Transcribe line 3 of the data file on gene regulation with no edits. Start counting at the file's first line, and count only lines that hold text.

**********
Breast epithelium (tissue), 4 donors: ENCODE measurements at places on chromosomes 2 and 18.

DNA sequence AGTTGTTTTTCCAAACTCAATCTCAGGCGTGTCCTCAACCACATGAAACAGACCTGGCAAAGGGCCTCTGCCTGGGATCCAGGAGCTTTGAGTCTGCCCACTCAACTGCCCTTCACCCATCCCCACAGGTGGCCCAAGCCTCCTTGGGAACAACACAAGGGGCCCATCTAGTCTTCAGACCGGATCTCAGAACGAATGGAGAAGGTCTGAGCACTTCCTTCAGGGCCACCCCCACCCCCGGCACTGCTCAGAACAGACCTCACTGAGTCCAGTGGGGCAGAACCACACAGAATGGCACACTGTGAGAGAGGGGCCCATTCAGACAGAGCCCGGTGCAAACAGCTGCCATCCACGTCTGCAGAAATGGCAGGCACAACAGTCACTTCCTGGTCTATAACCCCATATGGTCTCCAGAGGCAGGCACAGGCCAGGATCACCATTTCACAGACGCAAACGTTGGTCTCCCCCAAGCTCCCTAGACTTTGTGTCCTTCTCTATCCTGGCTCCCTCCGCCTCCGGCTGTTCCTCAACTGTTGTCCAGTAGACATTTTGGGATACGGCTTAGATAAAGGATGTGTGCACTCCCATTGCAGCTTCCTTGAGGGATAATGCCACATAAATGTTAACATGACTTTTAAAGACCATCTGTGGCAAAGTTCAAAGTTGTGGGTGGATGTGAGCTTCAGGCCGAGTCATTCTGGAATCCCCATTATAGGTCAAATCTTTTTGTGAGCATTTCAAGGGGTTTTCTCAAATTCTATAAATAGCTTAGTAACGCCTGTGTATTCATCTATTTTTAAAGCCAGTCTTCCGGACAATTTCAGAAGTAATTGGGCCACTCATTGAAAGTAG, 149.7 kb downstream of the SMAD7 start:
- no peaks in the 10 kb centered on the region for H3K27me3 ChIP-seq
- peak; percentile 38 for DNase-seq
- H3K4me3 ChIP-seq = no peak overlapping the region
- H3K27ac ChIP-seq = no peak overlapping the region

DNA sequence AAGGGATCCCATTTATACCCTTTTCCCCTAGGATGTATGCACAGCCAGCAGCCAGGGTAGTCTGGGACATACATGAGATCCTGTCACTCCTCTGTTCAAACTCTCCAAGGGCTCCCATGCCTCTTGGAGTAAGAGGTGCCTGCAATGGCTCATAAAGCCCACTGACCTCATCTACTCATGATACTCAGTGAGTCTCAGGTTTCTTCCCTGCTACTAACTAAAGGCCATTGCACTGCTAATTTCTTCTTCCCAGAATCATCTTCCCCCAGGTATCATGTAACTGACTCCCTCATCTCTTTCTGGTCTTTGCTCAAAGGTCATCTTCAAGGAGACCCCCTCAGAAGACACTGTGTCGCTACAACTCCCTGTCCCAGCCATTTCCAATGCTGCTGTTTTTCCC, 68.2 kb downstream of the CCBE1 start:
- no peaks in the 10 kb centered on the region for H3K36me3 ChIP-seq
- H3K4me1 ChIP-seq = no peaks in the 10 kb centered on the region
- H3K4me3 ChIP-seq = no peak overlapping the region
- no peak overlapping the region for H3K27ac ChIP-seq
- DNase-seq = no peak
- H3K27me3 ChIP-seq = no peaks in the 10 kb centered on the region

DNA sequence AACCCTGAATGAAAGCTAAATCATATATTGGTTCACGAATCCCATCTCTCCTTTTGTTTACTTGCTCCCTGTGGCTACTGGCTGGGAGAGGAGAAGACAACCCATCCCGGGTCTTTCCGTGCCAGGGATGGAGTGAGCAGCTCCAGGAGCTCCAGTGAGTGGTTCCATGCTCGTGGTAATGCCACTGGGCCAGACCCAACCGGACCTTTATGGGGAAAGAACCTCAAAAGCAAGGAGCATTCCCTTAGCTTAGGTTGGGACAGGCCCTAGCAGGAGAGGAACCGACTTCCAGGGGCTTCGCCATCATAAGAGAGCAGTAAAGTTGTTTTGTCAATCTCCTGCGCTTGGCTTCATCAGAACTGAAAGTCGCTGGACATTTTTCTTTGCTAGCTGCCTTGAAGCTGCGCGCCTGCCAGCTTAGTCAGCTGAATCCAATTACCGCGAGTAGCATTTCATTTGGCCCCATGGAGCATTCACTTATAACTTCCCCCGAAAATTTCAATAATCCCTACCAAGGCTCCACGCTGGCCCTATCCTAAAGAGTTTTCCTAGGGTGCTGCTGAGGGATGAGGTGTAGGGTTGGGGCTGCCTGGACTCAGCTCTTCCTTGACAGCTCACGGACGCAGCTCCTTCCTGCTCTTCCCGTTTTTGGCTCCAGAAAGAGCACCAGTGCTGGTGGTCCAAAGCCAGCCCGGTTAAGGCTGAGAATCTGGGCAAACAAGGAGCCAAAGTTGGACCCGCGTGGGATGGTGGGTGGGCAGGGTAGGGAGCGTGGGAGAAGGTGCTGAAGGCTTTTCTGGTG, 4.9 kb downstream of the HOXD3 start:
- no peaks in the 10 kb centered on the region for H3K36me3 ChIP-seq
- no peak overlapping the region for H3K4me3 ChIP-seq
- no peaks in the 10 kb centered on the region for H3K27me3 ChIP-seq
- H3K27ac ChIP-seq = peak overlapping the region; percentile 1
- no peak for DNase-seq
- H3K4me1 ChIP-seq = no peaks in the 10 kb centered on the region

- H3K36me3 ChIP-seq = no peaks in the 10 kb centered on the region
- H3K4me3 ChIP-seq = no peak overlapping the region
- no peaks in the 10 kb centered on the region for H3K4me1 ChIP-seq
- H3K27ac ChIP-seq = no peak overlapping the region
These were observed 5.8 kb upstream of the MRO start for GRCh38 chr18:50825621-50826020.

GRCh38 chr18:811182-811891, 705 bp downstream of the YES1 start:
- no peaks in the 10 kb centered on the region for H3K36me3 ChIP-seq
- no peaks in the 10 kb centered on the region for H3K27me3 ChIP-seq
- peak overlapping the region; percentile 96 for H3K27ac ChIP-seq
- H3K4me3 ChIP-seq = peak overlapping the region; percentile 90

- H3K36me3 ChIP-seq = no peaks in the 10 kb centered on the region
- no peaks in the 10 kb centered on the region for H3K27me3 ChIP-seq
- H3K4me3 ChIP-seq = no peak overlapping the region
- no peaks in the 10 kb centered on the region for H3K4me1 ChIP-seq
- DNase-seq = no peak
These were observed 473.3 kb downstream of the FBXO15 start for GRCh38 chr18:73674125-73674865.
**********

- no peaks in the 10 kb centered on the region for H3K27me3 ChIP-seq